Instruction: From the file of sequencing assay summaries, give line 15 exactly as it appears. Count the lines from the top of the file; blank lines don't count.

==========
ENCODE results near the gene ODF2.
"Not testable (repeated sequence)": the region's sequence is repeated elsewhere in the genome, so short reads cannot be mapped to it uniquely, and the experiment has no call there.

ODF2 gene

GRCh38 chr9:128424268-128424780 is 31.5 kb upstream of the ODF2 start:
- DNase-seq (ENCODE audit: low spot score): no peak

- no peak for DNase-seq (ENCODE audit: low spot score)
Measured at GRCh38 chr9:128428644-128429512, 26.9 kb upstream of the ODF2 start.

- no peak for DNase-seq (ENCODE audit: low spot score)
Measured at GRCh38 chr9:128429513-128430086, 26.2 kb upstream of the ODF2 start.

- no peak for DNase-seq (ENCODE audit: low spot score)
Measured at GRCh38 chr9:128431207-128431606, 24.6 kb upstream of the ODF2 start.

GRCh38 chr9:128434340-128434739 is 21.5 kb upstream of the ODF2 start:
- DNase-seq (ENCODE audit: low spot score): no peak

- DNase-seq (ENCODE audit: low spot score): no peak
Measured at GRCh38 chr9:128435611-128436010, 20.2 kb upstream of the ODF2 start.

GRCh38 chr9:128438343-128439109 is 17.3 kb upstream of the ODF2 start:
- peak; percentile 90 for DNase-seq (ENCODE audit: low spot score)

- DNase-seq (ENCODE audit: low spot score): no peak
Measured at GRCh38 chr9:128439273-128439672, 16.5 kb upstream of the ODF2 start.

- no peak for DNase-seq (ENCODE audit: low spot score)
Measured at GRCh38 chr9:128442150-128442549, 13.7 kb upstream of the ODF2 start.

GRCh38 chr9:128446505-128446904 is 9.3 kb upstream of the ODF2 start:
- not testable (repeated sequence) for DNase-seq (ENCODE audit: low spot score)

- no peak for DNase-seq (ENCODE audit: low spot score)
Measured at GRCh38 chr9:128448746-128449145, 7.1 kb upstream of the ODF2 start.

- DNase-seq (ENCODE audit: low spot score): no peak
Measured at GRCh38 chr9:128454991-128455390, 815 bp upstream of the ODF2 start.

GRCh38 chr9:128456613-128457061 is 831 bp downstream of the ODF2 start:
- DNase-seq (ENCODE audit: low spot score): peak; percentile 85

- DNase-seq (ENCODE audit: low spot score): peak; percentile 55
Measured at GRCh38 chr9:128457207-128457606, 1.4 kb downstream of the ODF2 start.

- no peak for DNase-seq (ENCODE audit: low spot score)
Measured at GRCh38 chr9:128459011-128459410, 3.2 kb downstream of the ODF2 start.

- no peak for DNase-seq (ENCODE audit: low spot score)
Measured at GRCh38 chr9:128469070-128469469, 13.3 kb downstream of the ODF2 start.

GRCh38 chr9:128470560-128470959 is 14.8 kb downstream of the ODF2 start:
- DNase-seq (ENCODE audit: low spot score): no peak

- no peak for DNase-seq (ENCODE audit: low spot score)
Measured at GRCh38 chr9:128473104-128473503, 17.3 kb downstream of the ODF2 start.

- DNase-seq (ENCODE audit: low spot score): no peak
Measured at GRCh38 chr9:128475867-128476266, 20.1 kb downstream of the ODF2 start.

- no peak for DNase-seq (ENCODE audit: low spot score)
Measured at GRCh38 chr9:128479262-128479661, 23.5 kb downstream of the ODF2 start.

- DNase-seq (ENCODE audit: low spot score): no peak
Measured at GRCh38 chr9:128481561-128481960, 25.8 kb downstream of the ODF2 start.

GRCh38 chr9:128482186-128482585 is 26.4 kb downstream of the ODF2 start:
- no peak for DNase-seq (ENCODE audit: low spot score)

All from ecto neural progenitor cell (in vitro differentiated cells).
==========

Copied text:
Measured at GRCh38 chr9:128435611-128436010, 20.2 kb upstream of the ODF2 start.